FAST response to stroke symptoms improves outcome
Even though 80% of strokes are preventable, it’s amazing how many people ignore the warning signs. For some, it may simply be a misunderstanding of what those symptoms mean. For others, it may be an illogical response to fear about what they mean. But strokes won’t just go away on their own. Every 40 seconds, someone in the U.S. has a stroke. And sadly, every four minutes, someone dies of a stroke.
Knowledge is key and operating on that knowledge makes all the difference in life. So what should we be aware of when it comes to symptoms? Here’s some to quickly respond to:
- Sudden numbness or weakness of the face, arm or leg, or in particular, one side of the body
- Trouble speaking or understanding; sudden confusion
- Sudden trouble seeing in one or both eyes
- Sudden trouble walking, dizziness, loss of balance or coordination
- Sudden severe headache with no known cause.
Don’t shake it off if it lasts only a few minutes. It could be indicative of a TIA, known as a transient ischemic attack or a mini stroke. TIAs may be a precursor to a stroke (15% of major strokes are preceded by TIAs) so don’t ignore them. Seek medical attention immediately if feeling any of the above symptoms. The acronym FAST is one way to remember how to recognize a stroke. Face drooping; Arm weakness; Speech difficulty; Time to call 9-1-1.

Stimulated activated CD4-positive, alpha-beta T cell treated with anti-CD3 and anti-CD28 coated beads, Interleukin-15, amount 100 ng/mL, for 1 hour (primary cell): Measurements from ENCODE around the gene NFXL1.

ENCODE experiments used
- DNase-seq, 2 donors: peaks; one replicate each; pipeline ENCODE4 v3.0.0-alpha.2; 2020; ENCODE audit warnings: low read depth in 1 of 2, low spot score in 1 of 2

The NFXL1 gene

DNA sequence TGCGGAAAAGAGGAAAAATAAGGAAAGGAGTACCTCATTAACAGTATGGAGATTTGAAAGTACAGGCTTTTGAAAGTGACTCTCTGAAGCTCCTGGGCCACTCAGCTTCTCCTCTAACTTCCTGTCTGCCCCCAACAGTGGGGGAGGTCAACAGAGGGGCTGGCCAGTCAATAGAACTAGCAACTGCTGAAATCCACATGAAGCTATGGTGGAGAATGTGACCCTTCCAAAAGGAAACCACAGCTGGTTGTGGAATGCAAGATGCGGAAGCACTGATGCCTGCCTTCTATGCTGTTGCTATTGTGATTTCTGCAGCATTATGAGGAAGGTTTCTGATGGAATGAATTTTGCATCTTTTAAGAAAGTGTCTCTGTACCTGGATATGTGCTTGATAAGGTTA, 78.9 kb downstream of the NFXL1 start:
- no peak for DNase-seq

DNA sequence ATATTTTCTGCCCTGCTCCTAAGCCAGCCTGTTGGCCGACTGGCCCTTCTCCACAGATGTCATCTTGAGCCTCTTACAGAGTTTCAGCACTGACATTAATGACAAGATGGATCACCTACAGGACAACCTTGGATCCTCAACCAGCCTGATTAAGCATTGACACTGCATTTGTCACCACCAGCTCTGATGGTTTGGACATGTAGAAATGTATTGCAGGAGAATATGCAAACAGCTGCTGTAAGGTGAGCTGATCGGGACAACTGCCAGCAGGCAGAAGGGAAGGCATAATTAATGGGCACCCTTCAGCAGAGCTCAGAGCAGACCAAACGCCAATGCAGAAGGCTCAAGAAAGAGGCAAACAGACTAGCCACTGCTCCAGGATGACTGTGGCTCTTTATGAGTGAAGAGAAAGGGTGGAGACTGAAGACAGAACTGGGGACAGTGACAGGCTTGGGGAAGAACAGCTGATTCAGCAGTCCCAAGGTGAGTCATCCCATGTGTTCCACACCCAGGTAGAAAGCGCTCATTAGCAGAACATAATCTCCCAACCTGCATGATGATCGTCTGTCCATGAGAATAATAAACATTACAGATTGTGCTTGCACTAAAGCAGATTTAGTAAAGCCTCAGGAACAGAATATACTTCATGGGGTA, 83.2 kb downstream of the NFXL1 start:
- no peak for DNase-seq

Seeing emergency treatment right away improves one’s recovery and outcomes. Administering a clot-dissolving drug sooner for ischemic (blood clot) strokes, helps increase better outcomes. Preventing strokes and reducing one’s stroke risks is highly possible by controlling blood pressure; eating a healthy diet low in saturated and trans fats; maintaining a healthy body weight; drinking alcohol moderately or not at all; being physically active; not smoking; and managing diabetes. Talk to your doctor for more information on risks, symptoms, and response to strokes.